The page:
Having been around animals all my life, I think pets are about as normal and common as Starbucks drive-thrus, so I’m a little surprised when people ask me about the kinds of pets they should get. The frequently asked questions are about dogs and cats, in that order, so they get the lion’s share of this post. (Animal pun intended!)
In general, consider your personality and lifestyle. Are you athletic or active? Are you more of a homebody? What’s your work/life situation? Are you willing and able to invest a good amount of time and money to properly care for a pet for the long haul?
This post is not meant to be an exhaustive to-do list, but rather a quick general outline on some species and breed suggestions.
Are you feeling so exotic?
Obviously, I’m talking about the animal varieties, not the Priyanka Chopra/Pitbull collaboration. 🙂
Some exotics such as guinea pigs, hamsters, mice, birds, and fish are easy intros to pet ownership as they’re generally the best first pets for kids.
Please note that on this post I have mostly adults in mind for my audience. Most of the adults who have consulted me are retirees living alone and young or middle adults without kids desiring companionship. There are many more adults and parents who buy pets for kids. Children are generally affectionate and like to interact with their world, so dogs and cats are much better choices as they’re more domesticated. They’re considerably less fragile and more tolerant of physical contact than exotics. However, make your own pet choice for yourself. It’s up to you.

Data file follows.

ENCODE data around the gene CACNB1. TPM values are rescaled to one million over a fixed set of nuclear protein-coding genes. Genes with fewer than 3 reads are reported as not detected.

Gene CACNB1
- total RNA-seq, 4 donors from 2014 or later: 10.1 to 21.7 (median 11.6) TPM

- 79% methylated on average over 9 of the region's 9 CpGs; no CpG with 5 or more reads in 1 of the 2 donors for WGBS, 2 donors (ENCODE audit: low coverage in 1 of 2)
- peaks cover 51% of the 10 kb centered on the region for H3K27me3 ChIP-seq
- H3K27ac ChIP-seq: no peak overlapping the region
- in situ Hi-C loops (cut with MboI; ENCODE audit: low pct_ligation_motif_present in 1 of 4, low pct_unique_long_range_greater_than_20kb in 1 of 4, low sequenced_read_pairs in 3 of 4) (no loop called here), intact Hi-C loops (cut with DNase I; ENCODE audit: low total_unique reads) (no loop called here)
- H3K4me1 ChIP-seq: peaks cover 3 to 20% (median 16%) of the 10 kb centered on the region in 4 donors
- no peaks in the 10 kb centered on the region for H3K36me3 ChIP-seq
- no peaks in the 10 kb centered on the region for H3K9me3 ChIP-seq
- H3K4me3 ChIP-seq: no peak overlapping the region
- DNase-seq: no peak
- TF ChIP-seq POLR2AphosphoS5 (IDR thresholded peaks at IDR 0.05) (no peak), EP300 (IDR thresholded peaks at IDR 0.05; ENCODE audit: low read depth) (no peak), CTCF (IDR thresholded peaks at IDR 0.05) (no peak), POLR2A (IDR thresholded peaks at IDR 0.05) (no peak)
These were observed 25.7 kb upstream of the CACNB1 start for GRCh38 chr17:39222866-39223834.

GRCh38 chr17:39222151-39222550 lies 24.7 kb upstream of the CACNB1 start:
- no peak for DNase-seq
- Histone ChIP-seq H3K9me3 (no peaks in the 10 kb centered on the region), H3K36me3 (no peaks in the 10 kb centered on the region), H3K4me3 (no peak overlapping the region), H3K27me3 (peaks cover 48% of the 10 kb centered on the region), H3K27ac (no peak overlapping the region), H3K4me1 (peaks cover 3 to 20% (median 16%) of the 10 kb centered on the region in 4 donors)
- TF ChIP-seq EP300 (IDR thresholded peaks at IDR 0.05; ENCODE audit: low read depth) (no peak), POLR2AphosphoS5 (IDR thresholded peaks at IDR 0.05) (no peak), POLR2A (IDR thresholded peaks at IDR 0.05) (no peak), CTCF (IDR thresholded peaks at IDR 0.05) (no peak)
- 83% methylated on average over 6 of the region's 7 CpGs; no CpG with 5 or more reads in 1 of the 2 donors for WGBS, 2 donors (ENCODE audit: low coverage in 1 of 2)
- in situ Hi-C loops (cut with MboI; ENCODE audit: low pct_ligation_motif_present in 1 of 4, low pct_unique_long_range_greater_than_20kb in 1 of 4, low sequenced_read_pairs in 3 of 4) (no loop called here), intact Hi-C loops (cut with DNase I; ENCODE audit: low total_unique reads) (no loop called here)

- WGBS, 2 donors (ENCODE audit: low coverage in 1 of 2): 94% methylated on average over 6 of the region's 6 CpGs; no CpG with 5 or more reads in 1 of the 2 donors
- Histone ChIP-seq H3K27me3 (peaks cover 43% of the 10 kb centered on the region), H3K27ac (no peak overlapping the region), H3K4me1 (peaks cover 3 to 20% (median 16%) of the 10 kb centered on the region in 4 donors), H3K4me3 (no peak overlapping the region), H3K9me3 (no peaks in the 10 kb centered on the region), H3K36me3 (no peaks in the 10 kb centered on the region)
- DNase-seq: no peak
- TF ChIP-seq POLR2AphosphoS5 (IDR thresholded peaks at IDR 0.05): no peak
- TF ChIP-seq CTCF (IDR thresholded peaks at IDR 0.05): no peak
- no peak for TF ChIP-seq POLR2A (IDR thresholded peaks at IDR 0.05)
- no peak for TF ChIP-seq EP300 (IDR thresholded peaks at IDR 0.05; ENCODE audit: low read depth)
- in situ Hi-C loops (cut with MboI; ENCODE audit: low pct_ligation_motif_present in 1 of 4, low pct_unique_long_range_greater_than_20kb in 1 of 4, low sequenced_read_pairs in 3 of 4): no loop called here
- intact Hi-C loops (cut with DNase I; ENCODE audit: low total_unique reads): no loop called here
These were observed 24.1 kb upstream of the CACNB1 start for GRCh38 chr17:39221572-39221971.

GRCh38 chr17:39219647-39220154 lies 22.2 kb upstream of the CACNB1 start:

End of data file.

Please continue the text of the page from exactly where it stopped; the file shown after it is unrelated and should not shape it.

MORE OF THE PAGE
I honestly haven’t had frequent contact with exotics except for birds, fish, and hermit crabs. Fish, reptiles, and amphibians come highly recommended for those with limited living space and/or fur and dander allergies. Of course, if you’re not spooked by scaly and slithery things, go for them! Just be sure to provide clean and secure housing for them.
Bunnies look super cute, so it’s tempting to get them around this time of the year. (Not to mention that Easter is coming up next!) After all, they’re the symbol of love and fertility—everything having to do with the birds and the bees! Unfortunately, they’re not recommended for brand-new pet owners. Candace Frazee, the main leporine/feline lady of The Bunny Museum, explains why they’re not the best first-time choice, as well as some of the best breeds as pets, on a clip of my interview with her (from 3:28-5:18).
The Internet is a great treasure trove of information. Simply Google “best resources for exotic pets” or something similar. Vet sites are obviously good places to start.
If you’d like me to fetch more information from my more experienced friends and colleagues in this department, I’d be happy to do that!